7. R. Crumb's Mr. Natural passes Dan's Devil's snare location with Georgia Totto apparition…courtesy of Google street view -

  8. Intently answering without much search and without reading other replies, just to find out how bad this can be (or how lucky to have chosen an effective search path…)

    1. Select "travelers from the Americas could have visited Europe well before Columbus" directly on my email message, right-click and choose Google Search. First result: Pre-Columbian trans-oceanic contact theories - Wikipedia ....
    2. CTRL-F [ plant ]. First result: "Claims involving sweet potato".
    3. Followed the link to sweet potato. Image of the flower seems to match.
    4. CTRL+F [ zomb ]. No results.
    5. Googles search [ sweet potato zombies ]. First result: Sweet Potato - Plants vs. Zombies Wiki - Wikia.

    1. Sweet potato (Ipomoea batatas). Nice! In Portuguese, potato is "batata" and sweet potato is "batata-doce" (literally sweet potato).
    2. "Sweet Potatoes attract zombies from other lanes when they are close by." (I realize this is from a game called "Plants vs Zombies" but I assume it takes from "common knowledge" about zombies — if there's such a thing…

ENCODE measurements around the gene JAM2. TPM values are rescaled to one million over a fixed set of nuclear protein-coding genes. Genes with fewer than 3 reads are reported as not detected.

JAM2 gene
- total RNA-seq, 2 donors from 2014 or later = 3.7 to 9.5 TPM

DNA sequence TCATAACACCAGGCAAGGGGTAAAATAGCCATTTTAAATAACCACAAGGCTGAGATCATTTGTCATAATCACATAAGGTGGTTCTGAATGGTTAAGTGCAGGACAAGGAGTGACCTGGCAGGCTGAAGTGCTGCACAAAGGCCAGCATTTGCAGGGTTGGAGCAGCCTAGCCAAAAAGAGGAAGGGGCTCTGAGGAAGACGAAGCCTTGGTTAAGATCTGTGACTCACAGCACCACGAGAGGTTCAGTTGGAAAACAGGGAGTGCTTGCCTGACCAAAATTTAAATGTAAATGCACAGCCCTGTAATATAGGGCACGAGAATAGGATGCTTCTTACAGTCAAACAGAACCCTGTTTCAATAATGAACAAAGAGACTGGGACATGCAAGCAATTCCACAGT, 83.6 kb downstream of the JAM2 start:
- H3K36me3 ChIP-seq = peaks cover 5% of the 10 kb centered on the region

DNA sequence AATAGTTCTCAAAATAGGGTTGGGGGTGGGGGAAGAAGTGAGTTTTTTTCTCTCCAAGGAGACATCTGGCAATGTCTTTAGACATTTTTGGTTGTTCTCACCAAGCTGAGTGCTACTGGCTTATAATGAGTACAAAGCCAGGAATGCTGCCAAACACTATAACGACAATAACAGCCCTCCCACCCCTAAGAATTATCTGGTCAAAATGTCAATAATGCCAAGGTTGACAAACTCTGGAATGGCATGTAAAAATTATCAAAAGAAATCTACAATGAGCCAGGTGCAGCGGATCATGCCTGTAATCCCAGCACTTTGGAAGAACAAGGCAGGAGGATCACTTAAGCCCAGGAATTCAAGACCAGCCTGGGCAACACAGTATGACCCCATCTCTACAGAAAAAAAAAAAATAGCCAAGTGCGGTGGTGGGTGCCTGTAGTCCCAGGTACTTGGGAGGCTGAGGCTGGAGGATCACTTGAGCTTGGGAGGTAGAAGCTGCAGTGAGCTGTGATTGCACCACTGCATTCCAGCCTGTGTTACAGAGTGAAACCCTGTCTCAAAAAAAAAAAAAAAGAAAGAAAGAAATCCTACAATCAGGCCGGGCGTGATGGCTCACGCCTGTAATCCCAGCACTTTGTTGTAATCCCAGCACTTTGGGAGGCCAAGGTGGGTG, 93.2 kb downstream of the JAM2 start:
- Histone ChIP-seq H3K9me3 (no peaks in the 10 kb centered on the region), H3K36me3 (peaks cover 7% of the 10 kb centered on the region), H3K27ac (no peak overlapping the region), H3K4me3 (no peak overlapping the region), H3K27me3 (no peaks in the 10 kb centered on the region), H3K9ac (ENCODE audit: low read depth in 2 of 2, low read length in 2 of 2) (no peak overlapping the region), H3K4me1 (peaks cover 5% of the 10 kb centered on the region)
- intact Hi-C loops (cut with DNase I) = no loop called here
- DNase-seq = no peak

3. "It has been suggested that it was brought by Polynesians who had traveled to South America and back, or that South Americans brought it to the Pacific. It is likely that the plant could successfully float across the ocean by natural means. Phylogenetic analysis supports the hypothesis of at least two separate introductions of sweet potatoes from South America into Polynesia, including one before and one after European contact."

  9. And there are lots of sites that tell us things like sweet potato and sugar and datura (natural source of scopolamine) could help induce zombie hallucinations.

    Cheers, jon sipping a glass of wine instead